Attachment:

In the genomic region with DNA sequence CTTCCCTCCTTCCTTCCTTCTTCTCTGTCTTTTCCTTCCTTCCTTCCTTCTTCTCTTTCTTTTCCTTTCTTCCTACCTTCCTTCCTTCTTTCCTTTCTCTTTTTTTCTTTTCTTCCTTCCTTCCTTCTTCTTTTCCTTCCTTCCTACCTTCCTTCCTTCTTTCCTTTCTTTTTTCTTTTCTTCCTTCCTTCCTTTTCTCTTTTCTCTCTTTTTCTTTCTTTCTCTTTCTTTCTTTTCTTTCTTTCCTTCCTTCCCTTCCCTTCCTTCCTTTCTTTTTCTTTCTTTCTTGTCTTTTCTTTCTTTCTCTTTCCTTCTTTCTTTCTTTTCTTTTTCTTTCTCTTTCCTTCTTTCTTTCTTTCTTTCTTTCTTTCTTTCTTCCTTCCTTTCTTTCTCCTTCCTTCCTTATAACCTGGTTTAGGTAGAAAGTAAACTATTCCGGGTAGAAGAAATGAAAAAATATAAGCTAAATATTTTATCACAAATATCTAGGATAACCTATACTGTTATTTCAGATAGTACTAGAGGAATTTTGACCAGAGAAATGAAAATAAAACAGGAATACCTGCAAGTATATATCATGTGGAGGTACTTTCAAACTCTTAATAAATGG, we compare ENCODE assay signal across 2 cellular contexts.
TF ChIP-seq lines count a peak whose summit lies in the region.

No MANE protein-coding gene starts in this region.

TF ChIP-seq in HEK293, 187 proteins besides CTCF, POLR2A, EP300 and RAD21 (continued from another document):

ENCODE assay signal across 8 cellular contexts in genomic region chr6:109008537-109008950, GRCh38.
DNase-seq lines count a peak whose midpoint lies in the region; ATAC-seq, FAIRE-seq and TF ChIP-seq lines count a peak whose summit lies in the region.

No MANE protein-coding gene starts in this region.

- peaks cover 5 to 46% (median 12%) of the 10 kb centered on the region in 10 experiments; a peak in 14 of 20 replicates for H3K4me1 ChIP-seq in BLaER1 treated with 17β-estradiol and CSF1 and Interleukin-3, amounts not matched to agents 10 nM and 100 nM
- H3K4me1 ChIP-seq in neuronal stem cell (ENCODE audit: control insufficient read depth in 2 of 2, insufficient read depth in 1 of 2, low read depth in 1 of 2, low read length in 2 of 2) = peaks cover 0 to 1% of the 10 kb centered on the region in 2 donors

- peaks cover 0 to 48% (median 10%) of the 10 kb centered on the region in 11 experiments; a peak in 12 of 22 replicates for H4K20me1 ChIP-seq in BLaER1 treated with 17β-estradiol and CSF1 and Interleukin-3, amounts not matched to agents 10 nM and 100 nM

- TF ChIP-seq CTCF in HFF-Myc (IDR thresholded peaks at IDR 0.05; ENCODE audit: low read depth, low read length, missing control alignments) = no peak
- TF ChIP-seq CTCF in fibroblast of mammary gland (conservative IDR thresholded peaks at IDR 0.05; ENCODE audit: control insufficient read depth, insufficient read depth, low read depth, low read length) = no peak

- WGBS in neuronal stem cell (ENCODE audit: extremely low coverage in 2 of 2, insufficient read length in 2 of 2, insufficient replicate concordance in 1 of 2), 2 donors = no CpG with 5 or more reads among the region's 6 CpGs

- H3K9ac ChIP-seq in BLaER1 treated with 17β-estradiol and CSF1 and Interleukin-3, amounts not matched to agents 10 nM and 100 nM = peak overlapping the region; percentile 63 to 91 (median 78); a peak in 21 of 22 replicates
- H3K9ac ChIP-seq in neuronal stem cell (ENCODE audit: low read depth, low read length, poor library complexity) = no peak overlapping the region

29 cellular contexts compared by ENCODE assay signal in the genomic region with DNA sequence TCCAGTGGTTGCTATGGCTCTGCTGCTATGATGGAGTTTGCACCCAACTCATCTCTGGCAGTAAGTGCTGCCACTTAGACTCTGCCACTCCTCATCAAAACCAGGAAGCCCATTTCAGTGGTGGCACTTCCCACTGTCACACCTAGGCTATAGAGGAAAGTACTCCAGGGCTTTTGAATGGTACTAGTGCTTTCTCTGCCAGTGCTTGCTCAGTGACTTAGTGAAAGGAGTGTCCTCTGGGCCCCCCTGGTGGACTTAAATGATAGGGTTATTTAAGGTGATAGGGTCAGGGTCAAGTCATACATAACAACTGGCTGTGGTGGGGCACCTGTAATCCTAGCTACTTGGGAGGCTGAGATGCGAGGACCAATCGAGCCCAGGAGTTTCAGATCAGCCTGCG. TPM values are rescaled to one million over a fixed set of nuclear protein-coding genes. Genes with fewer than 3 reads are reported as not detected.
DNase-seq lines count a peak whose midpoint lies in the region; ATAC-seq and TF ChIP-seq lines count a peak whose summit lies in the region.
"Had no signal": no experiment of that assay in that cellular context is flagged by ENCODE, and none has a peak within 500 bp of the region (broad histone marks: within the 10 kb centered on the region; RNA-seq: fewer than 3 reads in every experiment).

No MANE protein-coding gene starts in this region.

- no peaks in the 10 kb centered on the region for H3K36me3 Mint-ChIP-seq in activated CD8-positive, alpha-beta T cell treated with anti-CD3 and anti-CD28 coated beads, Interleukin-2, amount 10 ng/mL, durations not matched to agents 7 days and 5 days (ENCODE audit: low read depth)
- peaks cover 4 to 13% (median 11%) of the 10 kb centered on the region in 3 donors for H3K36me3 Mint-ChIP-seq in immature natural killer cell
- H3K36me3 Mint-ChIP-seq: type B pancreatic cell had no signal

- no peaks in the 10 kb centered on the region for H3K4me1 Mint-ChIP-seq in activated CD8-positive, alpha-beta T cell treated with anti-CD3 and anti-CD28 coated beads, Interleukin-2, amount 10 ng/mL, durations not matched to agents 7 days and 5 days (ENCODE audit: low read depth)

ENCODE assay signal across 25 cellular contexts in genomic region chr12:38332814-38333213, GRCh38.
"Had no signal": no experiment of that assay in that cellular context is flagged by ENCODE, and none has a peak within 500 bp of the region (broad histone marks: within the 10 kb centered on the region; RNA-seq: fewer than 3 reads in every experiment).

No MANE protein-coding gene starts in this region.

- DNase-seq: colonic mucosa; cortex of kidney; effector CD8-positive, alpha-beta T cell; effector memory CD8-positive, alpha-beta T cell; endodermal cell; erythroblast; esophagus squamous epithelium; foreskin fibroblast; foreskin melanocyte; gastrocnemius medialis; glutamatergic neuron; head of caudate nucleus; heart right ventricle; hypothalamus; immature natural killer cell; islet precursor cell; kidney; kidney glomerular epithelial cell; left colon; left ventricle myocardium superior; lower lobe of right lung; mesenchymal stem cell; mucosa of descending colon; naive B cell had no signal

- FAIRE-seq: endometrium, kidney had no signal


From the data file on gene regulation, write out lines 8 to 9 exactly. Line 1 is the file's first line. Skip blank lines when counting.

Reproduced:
- peaks cover 5 to 46% (median 12%) of the 10 kb centered on the region in 10 experiments; a peak in 14 of 20 replicates for H3K4me1 ChIP-seq in BLaER1 treated with 17β-estradiol and CSF1 and Interleukin-3, amounts not matched to agents 10 nM and 100 nM
- H3K4me1 ChIP-seq in neuronal stem cell (ENCODE audit: control insufficient read depth in 2 of 2, insufficient read depth in 1 of 2, low read depth in 1 of 2, low read length in 2 of 2) = peaks cover 0 to 1% of the 10 kb centered on the region in 2 donors